What is Ultra-fast Gas Chromatography (UFGC)?
Jul 27 2022
Gas chromatography has come a long way since Martin and Synge in the 1940s. Today there are a wide range of advancements that make the process cheaper, faster and more accurate, amongst other improvements. One such development is ultrafast gas chromatography (UFGC), which – as its name suggests – focuses on improving the speed of analysis. Read on as we take a closer look.
How does ultra-fast gas chromatography work?
The easiest way to understand UFGC is relative to the gas chromatography we’re used to. In conventional gas chromatography, columns are up to around 50 micrometres in diameter and 15-60 metres in length. With heating rates from 1-40°C per minute, analysis typically takes between 15 to 90 minutes in total.
In comparison, UFGC utilises much shorter columns with larger diameters. That allows for faster ramp rates as well as eliminating capacity problems from columns less than 50 micrometres in size.
Columns are heated directly in a column compartment, so they can achieve much higher temperatures to increase the ramp rate. But because the temperature inside the compartment is around 90°C, it can also achieve quicker cool-down times. That also gives it the added benefit of lower energy consumption.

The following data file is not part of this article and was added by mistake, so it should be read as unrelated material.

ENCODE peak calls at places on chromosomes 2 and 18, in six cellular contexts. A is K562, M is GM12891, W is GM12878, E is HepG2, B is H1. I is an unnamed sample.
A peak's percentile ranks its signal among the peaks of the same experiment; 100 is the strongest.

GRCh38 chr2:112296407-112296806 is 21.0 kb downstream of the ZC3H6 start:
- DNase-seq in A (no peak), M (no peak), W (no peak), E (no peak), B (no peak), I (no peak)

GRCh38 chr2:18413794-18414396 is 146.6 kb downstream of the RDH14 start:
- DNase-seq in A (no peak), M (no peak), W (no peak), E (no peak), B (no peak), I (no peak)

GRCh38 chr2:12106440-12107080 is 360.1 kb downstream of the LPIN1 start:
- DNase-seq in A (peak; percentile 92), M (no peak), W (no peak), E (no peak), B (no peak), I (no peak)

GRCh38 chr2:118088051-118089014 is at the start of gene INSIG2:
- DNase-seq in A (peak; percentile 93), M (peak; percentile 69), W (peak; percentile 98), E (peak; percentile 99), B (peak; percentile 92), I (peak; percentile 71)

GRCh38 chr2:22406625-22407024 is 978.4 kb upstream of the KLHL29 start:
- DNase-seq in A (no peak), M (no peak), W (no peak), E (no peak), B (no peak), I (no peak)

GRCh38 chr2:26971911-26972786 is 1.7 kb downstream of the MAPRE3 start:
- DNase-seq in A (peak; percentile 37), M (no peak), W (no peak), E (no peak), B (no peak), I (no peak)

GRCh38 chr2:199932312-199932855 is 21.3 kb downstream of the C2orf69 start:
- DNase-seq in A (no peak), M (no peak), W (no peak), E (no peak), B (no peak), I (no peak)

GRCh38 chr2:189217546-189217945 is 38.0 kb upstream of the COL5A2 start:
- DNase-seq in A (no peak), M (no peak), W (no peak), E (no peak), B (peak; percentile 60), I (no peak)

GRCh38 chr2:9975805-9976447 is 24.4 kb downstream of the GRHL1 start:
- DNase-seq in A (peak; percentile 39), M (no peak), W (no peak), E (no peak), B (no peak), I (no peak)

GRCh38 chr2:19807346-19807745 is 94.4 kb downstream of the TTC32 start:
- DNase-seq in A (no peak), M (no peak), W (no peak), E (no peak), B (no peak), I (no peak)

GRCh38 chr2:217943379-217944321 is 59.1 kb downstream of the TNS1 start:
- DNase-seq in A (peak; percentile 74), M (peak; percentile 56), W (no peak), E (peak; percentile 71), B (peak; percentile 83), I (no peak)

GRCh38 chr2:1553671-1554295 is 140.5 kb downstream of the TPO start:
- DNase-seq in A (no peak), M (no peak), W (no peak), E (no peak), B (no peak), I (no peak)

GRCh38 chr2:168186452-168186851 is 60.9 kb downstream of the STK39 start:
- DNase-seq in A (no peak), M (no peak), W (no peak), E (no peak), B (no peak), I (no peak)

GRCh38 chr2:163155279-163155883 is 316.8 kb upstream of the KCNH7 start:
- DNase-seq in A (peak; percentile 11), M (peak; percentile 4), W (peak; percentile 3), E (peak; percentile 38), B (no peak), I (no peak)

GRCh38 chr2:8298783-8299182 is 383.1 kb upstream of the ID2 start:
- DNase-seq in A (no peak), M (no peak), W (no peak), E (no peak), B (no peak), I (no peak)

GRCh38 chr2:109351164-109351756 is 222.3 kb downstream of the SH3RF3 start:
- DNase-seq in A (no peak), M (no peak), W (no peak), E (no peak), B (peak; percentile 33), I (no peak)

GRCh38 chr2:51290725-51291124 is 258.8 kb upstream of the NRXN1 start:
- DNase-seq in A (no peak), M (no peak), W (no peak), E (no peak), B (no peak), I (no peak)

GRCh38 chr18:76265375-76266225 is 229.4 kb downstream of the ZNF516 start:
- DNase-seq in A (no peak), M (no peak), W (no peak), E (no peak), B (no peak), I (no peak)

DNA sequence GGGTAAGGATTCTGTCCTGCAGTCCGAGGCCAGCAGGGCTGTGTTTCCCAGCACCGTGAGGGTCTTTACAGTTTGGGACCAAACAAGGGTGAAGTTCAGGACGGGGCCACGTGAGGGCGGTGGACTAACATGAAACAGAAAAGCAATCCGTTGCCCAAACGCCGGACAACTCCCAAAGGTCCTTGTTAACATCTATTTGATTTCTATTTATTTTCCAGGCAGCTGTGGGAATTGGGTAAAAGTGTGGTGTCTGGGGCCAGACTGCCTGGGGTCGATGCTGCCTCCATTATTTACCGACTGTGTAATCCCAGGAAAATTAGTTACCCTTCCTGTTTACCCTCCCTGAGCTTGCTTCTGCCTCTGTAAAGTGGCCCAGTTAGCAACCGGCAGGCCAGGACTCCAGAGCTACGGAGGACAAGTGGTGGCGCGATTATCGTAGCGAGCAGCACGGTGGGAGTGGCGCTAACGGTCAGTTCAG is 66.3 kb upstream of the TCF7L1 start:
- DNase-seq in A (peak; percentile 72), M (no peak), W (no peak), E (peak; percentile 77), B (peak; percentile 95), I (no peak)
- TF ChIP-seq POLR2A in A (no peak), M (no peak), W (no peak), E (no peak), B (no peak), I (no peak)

Ramp rates of up to 200°C per minute are not uncommon for UFGC, with even higher rates possible. The end result is a cycle time that’s up to 20 times faster than traditional gas chromatography.
Applications of UFGC
The two main advantages of UFGC are shorter run times and larger sample capacity. As you can imagine, that makes it highly useful for an array of applications, including the petrochemical industry, environmental analysis and the identification of pesticides.
Researchers from Sao Paulo used UFGC with flame ionization detection to determine petroleum hydrocarbon fractions in soil, for example. They found the method to be fast, cost-effective and more environmentally friendly.
Essentially, it’s advantageous to any screening analyses that require rapid and repeated cycles are particularly suitable. The same is true for faster methods of liquid chromatography, as explored in ‘The Only Thing Faster Than Ultra-Fast Is Instantaneous’.
UFGC also lends itself to clean-up monitoring, with the ability to quickly determine the presence of residues on equipment, for example. On top of that, it can be used for reaction monitoring, whether it’s determining engine wear in motor racing or analysing pharmaceutical waste streams.
Over the coming years, UFGC methods will become more popular and commonplace – not least because of simultaneous improvements in computing, which allow for faster data processing. Quite simply, with advances like automation, computers will have no problem keeping up with UFGC.
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